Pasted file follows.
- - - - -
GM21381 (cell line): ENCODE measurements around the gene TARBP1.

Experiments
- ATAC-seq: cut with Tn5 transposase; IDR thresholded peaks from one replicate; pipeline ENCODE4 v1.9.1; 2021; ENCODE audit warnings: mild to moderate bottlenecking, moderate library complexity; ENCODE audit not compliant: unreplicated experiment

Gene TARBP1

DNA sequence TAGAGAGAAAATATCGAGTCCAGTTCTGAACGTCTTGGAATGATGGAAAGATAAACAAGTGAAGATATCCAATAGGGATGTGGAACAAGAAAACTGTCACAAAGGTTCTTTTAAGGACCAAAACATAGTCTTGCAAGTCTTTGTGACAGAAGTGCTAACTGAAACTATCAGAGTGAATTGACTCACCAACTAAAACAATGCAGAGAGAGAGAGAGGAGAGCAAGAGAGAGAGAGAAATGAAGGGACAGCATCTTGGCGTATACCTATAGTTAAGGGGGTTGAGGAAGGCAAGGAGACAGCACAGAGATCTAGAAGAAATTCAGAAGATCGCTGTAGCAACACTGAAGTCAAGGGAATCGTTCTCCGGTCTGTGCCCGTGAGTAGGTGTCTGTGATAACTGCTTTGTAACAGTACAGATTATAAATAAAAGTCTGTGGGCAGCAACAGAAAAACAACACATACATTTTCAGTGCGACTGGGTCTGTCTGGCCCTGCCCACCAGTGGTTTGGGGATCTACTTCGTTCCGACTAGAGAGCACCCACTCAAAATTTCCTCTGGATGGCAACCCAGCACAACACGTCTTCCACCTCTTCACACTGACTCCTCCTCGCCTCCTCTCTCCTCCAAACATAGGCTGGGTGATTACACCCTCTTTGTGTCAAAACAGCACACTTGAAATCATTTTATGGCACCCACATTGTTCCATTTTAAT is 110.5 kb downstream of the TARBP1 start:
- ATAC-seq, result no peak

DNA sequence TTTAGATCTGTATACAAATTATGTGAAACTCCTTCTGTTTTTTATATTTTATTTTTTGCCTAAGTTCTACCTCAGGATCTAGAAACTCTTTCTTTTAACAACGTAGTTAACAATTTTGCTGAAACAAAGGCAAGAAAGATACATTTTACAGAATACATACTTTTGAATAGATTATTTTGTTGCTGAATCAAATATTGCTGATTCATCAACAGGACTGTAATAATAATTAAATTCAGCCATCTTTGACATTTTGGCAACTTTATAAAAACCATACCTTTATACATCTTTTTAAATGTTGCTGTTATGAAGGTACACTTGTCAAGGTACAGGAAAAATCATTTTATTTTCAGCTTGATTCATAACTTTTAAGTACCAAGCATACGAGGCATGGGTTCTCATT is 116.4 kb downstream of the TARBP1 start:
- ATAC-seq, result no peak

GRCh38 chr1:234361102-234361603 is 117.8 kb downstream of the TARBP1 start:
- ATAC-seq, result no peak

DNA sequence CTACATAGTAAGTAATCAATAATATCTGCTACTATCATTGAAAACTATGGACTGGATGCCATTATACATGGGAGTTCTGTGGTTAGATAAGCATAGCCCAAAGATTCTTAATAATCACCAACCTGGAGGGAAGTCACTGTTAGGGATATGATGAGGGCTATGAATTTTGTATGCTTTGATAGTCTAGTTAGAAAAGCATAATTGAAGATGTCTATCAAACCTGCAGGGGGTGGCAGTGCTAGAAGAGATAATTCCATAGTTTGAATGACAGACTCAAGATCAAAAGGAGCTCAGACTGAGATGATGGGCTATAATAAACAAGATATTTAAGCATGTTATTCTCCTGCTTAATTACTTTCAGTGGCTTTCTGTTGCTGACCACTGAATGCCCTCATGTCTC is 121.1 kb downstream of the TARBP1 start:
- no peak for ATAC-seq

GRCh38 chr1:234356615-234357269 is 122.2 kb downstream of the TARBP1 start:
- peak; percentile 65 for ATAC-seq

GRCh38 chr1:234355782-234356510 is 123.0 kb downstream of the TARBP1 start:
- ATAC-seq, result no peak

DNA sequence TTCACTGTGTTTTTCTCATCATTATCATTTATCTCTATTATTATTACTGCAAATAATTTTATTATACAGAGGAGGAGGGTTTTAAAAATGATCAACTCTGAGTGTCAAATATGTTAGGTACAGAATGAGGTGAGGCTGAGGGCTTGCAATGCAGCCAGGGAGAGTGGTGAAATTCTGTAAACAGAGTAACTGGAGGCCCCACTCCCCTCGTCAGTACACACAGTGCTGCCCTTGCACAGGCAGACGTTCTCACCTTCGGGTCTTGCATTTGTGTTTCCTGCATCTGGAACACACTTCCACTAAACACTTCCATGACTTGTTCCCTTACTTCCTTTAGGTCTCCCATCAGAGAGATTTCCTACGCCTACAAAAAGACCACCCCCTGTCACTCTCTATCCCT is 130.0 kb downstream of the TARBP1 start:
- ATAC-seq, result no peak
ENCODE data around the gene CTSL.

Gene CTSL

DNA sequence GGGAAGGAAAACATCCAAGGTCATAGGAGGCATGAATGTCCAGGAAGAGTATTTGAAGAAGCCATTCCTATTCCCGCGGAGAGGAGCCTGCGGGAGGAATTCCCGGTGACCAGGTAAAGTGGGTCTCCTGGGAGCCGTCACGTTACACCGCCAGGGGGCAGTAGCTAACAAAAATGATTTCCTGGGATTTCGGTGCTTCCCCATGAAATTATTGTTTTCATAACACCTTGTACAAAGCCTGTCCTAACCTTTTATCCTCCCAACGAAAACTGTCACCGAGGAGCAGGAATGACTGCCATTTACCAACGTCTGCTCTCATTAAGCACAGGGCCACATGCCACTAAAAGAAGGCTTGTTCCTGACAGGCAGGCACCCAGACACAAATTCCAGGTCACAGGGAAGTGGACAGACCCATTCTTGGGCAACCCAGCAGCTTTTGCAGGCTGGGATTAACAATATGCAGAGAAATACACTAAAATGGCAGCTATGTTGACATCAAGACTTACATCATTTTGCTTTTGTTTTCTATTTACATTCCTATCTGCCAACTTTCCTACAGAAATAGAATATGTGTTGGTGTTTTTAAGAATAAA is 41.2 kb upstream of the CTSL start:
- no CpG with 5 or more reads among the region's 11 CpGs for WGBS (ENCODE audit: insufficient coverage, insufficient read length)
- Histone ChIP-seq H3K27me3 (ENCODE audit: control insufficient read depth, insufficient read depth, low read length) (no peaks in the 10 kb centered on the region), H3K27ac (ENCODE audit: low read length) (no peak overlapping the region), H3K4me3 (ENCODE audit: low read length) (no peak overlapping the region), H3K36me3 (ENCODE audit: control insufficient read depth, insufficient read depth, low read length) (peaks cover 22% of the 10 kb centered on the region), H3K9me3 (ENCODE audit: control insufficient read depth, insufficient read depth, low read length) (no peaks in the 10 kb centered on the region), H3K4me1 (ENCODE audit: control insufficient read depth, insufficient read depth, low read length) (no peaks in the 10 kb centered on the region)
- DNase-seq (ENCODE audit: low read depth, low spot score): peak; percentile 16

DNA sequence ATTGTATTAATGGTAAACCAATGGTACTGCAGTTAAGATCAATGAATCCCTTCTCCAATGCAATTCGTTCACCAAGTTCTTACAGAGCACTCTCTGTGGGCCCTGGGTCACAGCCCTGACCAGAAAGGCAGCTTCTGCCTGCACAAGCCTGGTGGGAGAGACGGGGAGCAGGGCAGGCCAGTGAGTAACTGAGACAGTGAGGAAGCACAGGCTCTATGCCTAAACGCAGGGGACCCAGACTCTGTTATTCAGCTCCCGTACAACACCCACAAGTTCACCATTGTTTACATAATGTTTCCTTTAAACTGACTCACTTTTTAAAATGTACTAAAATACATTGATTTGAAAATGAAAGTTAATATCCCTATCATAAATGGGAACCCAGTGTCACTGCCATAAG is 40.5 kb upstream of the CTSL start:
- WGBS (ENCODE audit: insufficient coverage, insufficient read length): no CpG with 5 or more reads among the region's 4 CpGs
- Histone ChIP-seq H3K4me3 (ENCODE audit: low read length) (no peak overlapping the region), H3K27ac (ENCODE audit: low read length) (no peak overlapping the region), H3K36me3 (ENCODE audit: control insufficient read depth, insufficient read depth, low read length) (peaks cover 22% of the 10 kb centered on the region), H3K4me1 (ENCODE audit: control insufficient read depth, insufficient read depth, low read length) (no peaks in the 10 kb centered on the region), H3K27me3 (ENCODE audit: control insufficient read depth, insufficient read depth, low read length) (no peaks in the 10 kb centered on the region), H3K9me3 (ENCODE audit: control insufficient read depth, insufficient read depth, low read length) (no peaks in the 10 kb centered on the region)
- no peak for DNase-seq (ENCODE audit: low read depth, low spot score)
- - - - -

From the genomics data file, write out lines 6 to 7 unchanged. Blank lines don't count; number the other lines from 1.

- ATAC-seq, result no peak

DNA sequence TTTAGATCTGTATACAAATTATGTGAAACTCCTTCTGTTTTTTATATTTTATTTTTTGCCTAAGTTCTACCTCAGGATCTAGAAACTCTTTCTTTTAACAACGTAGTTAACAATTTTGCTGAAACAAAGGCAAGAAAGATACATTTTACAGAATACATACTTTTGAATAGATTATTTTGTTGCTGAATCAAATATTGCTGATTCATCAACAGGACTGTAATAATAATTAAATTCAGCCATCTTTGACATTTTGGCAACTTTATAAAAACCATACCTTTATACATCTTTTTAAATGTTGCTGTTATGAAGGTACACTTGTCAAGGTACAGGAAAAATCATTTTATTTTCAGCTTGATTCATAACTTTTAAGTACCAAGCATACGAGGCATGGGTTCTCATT is 116.4 kb downstream of the TARBP1 start: